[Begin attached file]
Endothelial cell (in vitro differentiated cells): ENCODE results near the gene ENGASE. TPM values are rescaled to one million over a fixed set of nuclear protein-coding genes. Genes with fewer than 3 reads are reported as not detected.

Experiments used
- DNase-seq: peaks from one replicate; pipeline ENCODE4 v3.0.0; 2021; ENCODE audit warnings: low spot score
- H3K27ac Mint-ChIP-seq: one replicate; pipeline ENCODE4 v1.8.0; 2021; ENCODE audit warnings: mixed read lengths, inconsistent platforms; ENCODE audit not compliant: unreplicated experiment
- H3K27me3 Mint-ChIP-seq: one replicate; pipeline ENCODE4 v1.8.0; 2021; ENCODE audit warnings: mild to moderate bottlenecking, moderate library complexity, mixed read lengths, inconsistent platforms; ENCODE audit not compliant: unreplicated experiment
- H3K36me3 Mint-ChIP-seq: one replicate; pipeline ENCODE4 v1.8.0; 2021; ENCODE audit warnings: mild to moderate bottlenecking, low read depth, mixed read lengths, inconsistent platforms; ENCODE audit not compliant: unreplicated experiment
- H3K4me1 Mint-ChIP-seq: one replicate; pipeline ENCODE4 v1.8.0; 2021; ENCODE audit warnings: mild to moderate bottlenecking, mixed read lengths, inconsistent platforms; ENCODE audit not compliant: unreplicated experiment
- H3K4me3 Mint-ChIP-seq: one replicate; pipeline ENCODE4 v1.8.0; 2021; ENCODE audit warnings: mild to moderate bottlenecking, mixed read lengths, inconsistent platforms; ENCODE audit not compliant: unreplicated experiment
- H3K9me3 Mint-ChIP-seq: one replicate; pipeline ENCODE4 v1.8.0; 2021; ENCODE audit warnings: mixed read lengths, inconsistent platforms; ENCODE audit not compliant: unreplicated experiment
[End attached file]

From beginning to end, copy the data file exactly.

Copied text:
Endothelial cell (in vitro differentiated cells): ENCODE results near the gene ENGASE. TPM values are rescaled to one million over a fixed set of nuclear protein-coding genes. Genes with fewer than 3 reads are reported as not detected.

Experiments used
- DNase-seq: peaks from one replicate; pipeline ENCODE4 v3.0.0; 2021; ENCODE audit warnings: low spot score
- H3K27ac Mint-ChIP-seq: one replicate; pipeline ENCODE4 v1.8.0; 2021; ENCODE audit warnings: mixed read lengths, inconsistent platforms; ENCODE audit not compliant: unreplicated experiment
- H3K27me3 Mint-ChIP-seq: one replicate; pipeline ENCODE4 v1.8.0; 2021; ENCODE audit warnings: mild to moderate bottlenecking, moderate library complexity, mixed read lengths, inconsistent platforms; ENCODE audit not compliant: unreplicated experiment
- H3K36me3 Mint-ChIP-seq: one replicate; pipeline ENCODE4 v1.8.0; 2021; ENCODE audit warnings: mild to moderate bottlenecking, low read depth, mixed read lengths, inconsistent platforms; ENCODE audit not compliant: unreplicated experiment
- H3K4me1 Mint-ChIP-seq: one replicate; pipeline ENCODE4 v1.8.0; 2021; ENCODE audit warnings: mild to moderate bottlenecking, mixed read lengths, inconsistent platforms; ENCODE audit not compliant: unreplicated experiment
- H3K4me3 Mint-ChIP-seq: one replicate; pipeline ENCODE4 v1.8.0; 2021; ENCODE audit warnings: mild to moderate bottlenecking, mixed read lengths, inconsistent platforms; ENCODE audit not compliant: unreplicated experiment
- H3K9me3 Mint-ChIP-seq: one replicate; pipeline ENCODE4 v1.8.0; 2021; ENCODE audit warnings: mixed read lengths, inconsistent platforms; ENCODE audit not compliant: unreplicated experiment